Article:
Significantly, decrees can be regarded as somewhat like orders of a court because the court is ordering that such and such be regarded by the parties to the litigation as the way things are.  This could mean, that such and such is to be taken to be (or treated as if) true by the parties, no further questions asked. 

It is tempting to say that that court decrees are judgments of a court (or courts) in which various things are decreed. However, if there is a distinction between orders and decrees, if a final judgment contained only an order it might be a decree in which nothing was decreed. 

Adjudged. This word is simply a way to say that the court has made a judgment about something and that this judgment is to be found in this or a related document, e.g., a final judgment or final decree.  Often when a court makes a judgment it is asserting (as an agent of a sovereign or as a component of a or the sovereign) that it has determined that something is so. Often this would mean that the judge or the court has determined that proposition p is true and it is issuing a decree to that p is true, or that proposition q, which is entailed or required by p is also true. Of course, if p has been adjudged to be true, a court might validly or appropriately issue a decree that it is true or a decree based upon the fact that it is.  (A court might even issue an order requiring parties to act (or refrain from acting) on the basis of the fact that proposition p is true or has been adjudged to be true.) Notice that this description of an “adjudgment” closely resembles what involved in something being a decree.

The term “adjudged” is really no different from the phrase “has been judged to be.” It is really nothing more that the past tense of “judge,” just like “judged.” The trouble is that lawyers are just used to that way of speaking.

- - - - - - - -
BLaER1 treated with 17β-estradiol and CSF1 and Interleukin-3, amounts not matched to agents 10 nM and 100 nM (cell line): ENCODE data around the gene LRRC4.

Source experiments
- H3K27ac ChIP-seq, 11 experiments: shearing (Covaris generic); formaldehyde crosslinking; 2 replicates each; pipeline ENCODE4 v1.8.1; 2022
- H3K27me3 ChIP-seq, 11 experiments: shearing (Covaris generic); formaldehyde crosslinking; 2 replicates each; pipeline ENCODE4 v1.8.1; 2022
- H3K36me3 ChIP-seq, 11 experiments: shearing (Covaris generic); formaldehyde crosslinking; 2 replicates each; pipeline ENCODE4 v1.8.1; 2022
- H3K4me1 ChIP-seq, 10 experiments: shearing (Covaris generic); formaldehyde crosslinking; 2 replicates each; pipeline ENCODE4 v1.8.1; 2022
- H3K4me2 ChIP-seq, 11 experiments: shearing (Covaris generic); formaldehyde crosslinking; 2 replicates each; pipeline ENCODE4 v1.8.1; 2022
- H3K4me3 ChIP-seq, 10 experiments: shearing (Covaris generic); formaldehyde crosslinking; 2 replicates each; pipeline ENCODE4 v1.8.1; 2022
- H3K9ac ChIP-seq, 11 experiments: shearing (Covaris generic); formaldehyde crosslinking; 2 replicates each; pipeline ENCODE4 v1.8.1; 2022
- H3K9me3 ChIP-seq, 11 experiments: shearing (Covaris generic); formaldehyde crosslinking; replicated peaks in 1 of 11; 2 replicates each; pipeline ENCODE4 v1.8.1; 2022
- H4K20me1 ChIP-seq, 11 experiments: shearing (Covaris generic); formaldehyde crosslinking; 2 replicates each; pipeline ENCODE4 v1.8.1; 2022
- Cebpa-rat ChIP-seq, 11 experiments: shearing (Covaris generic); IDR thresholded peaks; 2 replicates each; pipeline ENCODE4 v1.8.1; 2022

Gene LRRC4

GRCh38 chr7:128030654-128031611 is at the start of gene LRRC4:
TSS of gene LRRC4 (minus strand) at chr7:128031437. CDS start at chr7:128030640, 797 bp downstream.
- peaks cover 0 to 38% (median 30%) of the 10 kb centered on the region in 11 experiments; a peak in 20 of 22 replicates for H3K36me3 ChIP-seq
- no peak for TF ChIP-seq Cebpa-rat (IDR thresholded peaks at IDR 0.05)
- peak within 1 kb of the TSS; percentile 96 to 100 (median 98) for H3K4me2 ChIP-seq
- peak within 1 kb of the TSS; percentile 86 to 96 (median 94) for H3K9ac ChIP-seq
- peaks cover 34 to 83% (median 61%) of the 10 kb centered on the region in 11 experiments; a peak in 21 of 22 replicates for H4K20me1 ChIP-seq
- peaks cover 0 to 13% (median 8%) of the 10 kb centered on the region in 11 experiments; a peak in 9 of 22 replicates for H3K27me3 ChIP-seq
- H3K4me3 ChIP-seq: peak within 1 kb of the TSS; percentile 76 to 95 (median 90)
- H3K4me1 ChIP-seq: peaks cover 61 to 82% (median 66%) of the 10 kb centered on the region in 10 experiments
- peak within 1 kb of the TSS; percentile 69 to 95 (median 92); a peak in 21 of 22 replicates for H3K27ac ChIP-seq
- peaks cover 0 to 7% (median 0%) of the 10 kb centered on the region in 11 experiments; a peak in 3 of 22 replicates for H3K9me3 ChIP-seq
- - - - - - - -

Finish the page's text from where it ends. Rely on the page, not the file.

So why do these terms appear as a trinity or something close to it so frequently? I suspect it is for one or both of two different reasons. For one thing, lawyers are used to seeing them together in court orders or judgments so it never occurs to them to change. After all, that the way the standard form books look. Everybody does it that way. For another thing, lawyers always fear their missing something and causing trouble for their clients and hence themselves. Besides, what does it hurt to use them all together. “OK,” one might say, “they’re scrambled. So what?!” Or is it “So what!?”

*There are various levels of sovereignty. Setting aside kings, dictators, and tyrants, the sovereign is a ruling entity. In the USA, the federal government is sovereign over a range of issue; the states are over others (granted: a dwindling and in any case a limited number); and municipal entities might be sovereign to some extent over some others, e.g., parking ticket administration so long as constitutional rights are not at issue. In other words, the sovereign is the state and judges either are components of or agents of some sovereign or other.

**Michael Sean Quinn
Law Office of Michael Sean Quinn
1300 West Lynn Suite 208
Austin, TX 78703
Office Phone: 512-296-2594
Fax: 512-344-9466
Email: mquinn@msqlaw.com